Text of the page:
- HyperTextTransferProtocol (HTTP), FileTransferProtocol (FTP), ATOM, etc., are examples of protocols. They tend to evolve over time and persist. They are stable.
- A protocol defines a standard request response layer and a common transport. Thus it is sw architecture independent.
- Nothing other than the standard binds the client and server together. This provides resiliancy and flexibility.
While protocols are more complex to use as they are less direct and take a lot of serializing/deserializing/dispatching type logic, they are more flexible for they allow independent SW development and loosely coupled system architectures. The use of open protocols such as HTTP and HTML powered the growth of the internet and the growth of the Word Wide Web by allowing anyone to independently publish and distribute content online reliably and interoperably. We beleive, OPDS offers the same potential for growth and interoperability for ebook distribution.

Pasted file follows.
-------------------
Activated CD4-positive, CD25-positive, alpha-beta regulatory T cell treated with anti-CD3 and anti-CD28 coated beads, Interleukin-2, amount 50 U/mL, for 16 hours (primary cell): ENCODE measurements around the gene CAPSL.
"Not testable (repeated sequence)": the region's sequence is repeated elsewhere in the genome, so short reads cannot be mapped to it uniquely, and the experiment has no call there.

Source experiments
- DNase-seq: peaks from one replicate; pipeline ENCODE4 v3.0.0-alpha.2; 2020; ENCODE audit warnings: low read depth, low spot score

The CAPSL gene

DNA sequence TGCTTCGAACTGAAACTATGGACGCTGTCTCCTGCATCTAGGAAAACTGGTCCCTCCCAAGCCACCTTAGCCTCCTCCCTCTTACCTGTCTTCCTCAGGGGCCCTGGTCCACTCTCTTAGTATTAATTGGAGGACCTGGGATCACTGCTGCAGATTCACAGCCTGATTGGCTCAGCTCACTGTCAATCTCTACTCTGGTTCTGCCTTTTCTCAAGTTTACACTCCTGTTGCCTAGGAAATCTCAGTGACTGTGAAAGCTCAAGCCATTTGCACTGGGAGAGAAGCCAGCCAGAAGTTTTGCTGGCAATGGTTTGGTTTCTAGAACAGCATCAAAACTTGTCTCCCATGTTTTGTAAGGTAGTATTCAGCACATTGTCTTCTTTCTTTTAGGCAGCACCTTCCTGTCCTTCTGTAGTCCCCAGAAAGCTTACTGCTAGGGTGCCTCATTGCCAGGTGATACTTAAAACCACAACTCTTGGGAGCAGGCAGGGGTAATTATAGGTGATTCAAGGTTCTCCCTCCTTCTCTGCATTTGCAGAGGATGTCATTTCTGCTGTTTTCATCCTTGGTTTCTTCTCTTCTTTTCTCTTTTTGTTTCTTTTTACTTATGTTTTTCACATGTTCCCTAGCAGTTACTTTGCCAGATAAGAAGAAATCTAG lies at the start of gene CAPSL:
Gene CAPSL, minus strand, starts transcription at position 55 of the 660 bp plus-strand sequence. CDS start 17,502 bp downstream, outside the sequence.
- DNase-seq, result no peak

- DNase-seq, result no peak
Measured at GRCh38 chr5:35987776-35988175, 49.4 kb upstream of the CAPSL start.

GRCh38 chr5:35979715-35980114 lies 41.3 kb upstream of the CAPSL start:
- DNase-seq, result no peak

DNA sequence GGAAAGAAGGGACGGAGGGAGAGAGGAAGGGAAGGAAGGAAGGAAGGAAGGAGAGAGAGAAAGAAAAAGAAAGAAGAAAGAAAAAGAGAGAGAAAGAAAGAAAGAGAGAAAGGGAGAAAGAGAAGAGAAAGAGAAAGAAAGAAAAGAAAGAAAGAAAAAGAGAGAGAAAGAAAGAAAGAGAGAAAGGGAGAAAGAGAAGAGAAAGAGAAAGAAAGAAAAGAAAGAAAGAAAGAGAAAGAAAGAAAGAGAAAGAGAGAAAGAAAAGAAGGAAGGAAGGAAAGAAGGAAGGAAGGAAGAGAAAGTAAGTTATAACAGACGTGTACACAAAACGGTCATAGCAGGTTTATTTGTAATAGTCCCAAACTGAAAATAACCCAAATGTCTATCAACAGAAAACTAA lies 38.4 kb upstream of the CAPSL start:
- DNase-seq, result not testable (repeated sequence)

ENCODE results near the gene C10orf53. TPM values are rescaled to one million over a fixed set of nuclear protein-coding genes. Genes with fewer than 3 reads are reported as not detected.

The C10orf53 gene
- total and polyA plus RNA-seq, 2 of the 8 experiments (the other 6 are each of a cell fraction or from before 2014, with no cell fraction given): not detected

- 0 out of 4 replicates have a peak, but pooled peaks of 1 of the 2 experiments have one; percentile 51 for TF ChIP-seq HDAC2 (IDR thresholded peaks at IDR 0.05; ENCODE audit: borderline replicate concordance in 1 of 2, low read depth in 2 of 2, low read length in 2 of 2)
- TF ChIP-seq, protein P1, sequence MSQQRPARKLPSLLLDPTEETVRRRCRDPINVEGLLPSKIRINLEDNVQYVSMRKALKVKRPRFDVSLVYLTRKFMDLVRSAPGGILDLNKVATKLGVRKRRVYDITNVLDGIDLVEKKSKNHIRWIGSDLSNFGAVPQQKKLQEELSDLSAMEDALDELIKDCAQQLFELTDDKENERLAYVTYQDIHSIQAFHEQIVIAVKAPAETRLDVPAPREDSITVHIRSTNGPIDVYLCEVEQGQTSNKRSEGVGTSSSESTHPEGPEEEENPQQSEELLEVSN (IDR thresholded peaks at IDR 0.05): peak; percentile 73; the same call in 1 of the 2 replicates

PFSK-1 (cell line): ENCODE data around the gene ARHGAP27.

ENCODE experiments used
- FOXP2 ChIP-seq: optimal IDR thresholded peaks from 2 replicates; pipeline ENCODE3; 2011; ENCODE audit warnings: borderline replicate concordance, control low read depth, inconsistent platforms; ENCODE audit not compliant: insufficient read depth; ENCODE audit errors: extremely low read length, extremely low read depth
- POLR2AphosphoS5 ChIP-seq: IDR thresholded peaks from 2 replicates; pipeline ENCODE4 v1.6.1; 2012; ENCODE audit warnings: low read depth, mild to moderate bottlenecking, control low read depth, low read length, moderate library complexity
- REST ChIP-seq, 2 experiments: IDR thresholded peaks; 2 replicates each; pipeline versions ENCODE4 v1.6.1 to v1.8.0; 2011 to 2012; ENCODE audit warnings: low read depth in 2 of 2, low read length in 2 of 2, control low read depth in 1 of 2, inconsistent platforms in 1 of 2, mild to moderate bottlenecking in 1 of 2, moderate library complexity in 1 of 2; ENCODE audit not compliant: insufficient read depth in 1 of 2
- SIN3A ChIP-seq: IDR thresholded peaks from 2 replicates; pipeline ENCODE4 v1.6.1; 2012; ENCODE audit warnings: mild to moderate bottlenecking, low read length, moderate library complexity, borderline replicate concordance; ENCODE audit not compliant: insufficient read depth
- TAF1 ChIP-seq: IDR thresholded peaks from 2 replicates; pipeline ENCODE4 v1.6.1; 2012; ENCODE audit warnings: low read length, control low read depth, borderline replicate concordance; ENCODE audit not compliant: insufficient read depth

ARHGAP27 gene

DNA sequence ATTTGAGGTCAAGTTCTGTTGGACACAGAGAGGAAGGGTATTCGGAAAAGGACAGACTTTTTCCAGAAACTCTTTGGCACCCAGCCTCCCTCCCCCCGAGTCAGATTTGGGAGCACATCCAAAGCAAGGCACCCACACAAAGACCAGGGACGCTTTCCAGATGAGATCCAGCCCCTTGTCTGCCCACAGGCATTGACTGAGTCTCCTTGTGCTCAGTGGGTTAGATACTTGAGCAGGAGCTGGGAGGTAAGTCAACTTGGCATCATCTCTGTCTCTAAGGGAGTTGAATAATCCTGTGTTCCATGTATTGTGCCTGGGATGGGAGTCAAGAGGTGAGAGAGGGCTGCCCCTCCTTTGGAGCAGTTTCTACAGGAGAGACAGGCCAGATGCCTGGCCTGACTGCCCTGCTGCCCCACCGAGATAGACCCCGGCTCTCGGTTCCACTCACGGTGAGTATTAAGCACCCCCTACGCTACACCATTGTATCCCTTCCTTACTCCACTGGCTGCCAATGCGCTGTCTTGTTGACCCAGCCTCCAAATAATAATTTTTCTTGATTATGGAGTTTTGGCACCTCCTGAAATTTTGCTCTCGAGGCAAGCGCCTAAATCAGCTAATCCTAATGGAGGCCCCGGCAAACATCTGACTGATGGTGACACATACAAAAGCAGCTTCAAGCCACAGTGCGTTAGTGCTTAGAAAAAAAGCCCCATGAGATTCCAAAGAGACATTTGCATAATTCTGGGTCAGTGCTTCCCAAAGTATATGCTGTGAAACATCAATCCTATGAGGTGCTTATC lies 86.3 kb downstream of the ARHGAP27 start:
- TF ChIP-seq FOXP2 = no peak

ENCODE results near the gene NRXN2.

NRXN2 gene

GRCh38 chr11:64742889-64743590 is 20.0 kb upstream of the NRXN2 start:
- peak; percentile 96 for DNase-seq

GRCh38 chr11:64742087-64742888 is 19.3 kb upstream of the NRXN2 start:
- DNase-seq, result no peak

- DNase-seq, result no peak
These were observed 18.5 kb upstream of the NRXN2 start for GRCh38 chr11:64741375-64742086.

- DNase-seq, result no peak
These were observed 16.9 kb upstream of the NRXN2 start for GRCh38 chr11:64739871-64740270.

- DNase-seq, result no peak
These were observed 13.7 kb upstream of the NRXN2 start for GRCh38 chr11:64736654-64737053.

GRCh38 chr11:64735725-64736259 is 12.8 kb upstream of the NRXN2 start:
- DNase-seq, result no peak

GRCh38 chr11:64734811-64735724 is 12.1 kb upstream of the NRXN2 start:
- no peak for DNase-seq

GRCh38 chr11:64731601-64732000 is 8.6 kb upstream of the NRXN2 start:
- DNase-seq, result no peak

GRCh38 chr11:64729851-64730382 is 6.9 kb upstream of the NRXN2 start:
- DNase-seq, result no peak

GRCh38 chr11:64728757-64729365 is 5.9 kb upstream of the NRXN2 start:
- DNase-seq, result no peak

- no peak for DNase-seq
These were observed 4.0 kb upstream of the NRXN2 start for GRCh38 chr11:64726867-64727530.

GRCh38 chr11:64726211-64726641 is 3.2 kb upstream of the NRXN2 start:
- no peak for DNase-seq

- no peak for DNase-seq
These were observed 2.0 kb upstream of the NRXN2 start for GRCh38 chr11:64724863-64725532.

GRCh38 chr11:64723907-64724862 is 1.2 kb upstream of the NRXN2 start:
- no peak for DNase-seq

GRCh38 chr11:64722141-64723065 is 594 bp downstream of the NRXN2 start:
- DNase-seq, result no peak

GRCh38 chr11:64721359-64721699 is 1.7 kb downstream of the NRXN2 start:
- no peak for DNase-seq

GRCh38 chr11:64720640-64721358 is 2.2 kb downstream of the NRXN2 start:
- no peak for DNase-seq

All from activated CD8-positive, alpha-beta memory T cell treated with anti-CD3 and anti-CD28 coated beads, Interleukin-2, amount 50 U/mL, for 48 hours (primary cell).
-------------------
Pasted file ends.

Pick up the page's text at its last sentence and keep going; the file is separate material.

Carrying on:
OPDS Protocols and Extensions
OPDS 1.2 Features
The OPDS 1.2 Features document is drafted in the context of the formally released OPDS version 1.1 specification. As such it identifies the extensions to the specification in conjucntion with the functonality and features it seeks to provide to support the library ledning uses cases.
- Describe Availability
- Holds List and Copies Available
- New Attributes for Other Media Types
- Responsive Images
- Collections In Acquisition Feeds
- Support for Templated Links
- Providing a Type to a Facet Group